mercredi, mai 03, 2006

Is It, Or Isn't It?

Let's be clear about something. Running for office and urging someone to do so is as American as baseball and apple pie. It's who we are.

So should you be publicly chastised for stating who you think should run for office?

One explanation of Libel, Slander and Defamation is as follows:
"In English and American law, and systems based on them,
libel and slander are two forms of defamation (or defamation of character), which is the tort or delict of publishing (meaning to a third party) a false statement that negatively affects someone's reputation. "Defamation" is the term generally used internationally, and is accordingly used in this article where it is not necessary to distinguish between 'libel' and 'slander'."
Defamation could, albeit loosely, be applied to the Spice Boys' instance of calling Clint "wacky". It's not exactly the term itself that's a problem, as much as the manner in which they characterize him. To Carvillize it, "it's the intent, stupid".

It's also pretty bold since Clint's blog shows his name. It makes a public statement to a wider audience by a mainstream media outlet, that Clint is x, y, or z without having much knowledge of him. Now of course Clint can respond in his own arena, but you get my point, it's not the same thing.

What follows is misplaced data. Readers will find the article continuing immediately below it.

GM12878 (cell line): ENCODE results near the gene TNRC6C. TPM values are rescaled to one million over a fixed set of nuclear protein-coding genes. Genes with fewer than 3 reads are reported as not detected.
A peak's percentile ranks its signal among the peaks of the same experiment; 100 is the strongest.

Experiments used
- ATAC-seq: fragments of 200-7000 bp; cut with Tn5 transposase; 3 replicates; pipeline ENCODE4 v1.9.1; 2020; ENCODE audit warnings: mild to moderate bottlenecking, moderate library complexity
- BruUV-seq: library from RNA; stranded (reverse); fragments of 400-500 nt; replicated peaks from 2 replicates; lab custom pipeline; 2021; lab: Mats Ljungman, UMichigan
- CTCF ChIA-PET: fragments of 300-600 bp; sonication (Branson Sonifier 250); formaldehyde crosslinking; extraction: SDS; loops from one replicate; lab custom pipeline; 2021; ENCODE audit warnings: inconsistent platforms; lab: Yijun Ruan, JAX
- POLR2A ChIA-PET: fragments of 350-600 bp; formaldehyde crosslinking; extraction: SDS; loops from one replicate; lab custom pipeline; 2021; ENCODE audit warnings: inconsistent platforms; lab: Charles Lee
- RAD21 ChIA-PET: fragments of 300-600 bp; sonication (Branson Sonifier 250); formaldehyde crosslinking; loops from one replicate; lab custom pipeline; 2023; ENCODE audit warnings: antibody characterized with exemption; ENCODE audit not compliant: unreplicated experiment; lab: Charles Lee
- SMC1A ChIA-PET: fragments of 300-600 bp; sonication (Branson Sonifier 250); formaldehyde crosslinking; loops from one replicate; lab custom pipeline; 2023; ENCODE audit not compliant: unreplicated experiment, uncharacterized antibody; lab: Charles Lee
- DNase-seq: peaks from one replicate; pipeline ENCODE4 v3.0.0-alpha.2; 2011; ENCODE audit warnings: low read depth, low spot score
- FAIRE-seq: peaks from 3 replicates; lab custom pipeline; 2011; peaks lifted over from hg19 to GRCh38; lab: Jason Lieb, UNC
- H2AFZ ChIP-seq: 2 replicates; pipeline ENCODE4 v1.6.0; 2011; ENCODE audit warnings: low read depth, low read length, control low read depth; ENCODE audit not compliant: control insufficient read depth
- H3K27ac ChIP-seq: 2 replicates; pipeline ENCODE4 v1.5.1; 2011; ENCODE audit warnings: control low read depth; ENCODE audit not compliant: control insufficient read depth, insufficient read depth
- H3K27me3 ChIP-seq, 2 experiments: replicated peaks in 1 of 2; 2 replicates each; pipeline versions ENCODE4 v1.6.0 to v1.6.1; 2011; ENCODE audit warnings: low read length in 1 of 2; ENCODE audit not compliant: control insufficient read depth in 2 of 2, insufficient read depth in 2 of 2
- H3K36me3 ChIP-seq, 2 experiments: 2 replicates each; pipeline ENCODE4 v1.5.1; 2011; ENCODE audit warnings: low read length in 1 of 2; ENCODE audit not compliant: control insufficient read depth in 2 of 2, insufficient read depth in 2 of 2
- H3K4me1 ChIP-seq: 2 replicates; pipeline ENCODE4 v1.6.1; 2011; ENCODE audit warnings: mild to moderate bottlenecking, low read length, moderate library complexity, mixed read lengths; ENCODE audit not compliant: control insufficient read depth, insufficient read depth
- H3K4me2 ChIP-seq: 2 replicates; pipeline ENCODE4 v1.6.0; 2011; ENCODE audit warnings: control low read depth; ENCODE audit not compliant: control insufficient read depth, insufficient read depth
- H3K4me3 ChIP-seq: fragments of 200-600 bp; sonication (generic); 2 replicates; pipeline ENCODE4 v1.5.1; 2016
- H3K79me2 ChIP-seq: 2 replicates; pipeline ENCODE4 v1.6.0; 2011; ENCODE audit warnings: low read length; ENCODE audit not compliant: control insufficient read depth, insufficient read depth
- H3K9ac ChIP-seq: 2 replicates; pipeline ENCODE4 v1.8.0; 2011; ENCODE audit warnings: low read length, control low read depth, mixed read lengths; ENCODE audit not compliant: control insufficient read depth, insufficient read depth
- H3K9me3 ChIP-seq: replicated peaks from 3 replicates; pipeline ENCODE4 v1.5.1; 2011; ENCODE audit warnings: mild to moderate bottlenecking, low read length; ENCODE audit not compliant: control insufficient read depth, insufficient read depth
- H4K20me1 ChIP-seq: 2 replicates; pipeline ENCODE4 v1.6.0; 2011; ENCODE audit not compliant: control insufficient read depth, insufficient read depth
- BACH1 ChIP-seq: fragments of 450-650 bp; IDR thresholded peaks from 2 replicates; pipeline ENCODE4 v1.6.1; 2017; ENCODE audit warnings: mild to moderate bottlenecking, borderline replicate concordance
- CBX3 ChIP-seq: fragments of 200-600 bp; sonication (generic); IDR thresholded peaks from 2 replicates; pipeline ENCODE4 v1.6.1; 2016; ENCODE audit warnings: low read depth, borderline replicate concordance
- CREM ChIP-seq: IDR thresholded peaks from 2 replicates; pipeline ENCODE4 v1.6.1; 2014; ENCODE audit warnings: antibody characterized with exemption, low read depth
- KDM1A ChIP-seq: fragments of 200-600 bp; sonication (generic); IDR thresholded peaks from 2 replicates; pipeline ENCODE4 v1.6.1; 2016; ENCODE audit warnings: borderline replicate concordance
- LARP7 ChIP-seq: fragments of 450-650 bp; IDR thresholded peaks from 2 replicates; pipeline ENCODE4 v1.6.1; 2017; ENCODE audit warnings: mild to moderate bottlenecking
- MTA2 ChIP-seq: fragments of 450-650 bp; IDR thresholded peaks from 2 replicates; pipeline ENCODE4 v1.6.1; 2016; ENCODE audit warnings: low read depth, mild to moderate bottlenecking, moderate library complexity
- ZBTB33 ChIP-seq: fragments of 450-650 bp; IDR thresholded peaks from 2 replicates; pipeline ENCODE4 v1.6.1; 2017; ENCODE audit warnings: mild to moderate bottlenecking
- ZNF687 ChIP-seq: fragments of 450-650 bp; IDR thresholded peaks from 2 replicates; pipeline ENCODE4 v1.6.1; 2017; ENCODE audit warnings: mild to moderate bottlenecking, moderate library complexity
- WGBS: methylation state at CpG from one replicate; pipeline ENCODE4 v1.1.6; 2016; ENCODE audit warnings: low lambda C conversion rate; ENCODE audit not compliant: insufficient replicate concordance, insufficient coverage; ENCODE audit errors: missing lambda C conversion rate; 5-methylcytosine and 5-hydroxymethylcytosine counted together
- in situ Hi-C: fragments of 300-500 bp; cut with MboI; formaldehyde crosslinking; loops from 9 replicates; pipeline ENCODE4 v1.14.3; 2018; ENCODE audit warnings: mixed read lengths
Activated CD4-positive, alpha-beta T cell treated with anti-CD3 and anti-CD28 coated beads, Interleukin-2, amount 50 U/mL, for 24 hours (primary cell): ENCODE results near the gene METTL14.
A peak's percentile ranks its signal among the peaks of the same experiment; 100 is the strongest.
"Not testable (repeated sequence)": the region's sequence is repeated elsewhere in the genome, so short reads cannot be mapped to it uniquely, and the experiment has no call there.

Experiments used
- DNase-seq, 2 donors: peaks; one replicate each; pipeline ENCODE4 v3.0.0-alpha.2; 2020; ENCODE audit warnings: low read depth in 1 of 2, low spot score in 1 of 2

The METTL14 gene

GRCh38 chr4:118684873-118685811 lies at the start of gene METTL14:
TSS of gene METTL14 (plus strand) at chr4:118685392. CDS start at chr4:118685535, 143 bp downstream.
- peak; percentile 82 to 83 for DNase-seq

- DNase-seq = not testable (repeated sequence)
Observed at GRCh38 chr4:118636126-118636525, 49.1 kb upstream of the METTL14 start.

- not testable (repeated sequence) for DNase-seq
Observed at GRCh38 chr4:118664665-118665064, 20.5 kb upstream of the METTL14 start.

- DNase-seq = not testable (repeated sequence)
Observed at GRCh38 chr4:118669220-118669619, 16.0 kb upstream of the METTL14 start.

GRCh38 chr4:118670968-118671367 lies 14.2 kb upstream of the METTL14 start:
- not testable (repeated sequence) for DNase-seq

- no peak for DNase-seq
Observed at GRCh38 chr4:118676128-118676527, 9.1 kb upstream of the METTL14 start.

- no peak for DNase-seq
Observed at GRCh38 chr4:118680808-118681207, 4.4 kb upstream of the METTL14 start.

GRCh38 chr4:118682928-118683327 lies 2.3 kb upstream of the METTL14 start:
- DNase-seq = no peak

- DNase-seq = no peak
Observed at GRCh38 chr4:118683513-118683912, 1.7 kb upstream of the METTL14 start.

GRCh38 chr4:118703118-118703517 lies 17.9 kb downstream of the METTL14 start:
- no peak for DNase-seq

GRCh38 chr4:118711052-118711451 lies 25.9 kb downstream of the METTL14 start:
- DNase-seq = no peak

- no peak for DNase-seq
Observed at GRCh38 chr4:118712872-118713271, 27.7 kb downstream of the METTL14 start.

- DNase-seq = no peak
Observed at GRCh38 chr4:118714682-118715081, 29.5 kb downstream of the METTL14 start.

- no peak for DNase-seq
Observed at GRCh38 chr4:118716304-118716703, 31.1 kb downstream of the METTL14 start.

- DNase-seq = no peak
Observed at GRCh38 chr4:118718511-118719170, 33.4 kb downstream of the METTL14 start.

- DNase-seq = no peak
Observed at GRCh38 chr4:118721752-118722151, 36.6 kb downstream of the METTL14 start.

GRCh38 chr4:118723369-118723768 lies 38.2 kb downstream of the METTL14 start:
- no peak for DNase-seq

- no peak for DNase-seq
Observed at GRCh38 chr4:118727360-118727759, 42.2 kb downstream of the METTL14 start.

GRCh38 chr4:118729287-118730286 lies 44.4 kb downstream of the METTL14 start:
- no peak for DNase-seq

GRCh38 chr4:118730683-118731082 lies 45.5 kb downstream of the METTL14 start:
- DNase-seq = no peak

How nice to see the Spice Boys continue to miss the point. Good job fellas, we are widely entertained by your demonstrated lack of journalistic prowess.

http://en.wikipedia.org/wiki/Libel

3 Comments:

Blogger Chris said...

shame on you PJ doing a post on the spice boys and not once using the word asshat tsk tsk

9:43 PM, mai 03, 2006  
Blogger Phelony Jones said...

Hey I gotta save SOMETHING for next time!!!! :)

10:00 PM, mai 03, 2006  
Blogger Nick said...

I suppose it's an interesting idea, but totally unworkable legally (NOTE: I'm not a lawyer). First, you generally have to show malice, which I don't think you can here. Secondly, obvious statements of opinion are generally protected (as opposed to false statements of fact), and finally... and I think this is the most interesting... the burden of proof for slander/libel is generally much higher when it involves defamation of "public figures".

This of course begs the question... when a person starts a blog for the purpose of putting their ideas out in the open, and actively engages in increasing the traffic to their blog, does that mean that they are a "public figure"?

Just a thought... you now... because I tend to have delusions of graduer and all.

8:49 AM, mai 04, 2006  

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